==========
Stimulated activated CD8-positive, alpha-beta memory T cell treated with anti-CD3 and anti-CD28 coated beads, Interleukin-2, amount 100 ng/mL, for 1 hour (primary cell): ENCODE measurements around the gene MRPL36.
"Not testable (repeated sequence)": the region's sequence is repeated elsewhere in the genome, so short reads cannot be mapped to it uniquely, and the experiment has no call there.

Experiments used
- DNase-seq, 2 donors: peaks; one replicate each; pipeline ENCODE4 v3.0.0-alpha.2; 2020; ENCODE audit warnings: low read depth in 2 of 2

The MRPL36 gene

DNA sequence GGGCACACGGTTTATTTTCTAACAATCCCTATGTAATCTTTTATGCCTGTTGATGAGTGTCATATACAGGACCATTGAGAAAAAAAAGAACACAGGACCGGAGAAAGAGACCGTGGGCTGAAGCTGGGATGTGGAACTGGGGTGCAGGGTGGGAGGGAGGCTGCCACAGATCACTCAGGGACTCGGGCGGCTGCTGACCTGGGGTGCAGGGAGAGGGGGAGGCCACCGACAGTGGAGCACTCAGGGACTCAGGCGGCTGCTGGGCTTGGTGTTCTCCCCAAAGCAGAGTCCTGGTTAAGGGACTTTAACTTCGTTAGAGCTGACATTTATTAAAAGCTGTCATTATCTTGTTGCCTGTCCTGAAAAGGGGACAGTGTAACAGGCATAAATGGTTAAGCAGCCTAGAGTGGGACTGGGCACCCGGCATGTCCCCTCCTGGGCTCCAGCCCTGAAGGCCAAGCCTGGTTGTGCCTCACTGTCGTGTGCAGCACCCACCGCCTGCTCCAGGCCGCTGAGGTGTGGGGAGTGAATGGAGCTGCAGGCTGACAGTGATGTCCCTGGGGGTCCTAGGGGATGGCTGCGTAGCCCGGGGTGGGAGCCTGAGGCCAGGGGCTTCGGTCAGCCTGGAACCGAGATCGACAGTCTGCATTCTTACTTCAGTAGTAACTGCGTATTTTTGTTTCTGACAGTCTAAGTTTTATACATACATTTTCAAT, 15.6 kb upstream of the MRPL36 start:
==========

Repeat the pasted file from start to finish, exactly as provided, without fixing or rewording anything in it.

Stimulated activated CD8-positive, alpha-beta memory T cell treated with anti-CD3 and anti-CD28 coated beads, Interleukin-2, amount 100 ng/mL, for 1 hour (primary cell): ENCODE measurements around the gene MRPL36.
"Not testable (repeated sequence)": the region's sequence is repeated elsewhere in the genome, so short reads cannot be mapped to it uniquely, and the experiment has no call there.

Experiments used
- DNase-seq, 2 donors: peaks; one replicate each; pipeline ENCODE4 v3.0.0-alpha.2; 2020; ENCODE audit warnings: low read depth in 2 of 2

The MRPL36 gene

DNA sequence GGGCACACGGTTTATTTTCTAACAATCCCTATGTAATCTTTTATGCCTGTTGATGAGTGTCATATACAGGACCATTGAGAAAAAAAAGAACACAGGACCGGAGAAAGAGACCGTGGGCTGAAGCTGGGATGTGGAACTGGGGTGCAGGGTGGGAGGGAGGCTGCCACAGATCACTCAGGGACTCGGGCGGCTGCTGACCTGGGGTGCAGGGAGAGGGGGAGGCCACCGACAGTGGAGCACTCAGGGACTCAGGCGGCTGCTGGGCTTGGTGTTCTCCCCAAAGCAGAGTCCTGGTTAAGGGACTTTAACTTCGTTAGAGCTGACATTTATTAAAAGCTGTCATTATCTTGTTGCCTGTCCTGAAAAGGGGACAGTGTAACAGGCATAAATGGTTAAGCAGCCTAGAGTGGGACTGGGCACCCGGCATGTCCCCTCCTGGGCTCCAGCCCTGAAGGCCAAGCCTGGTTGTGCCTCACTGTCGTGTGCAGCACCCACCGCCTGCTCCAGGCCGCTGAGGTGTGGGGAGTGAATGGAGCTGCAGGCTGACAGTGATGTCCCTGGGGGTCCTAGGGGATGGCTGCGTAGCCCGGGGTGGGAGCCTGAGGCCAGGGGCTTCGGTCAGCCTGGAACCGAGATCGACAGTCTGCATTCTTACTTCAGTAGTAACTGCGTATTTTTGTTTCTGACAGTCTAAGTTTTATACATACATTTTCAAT, 15.6 kb upstream of the MRPL36 start: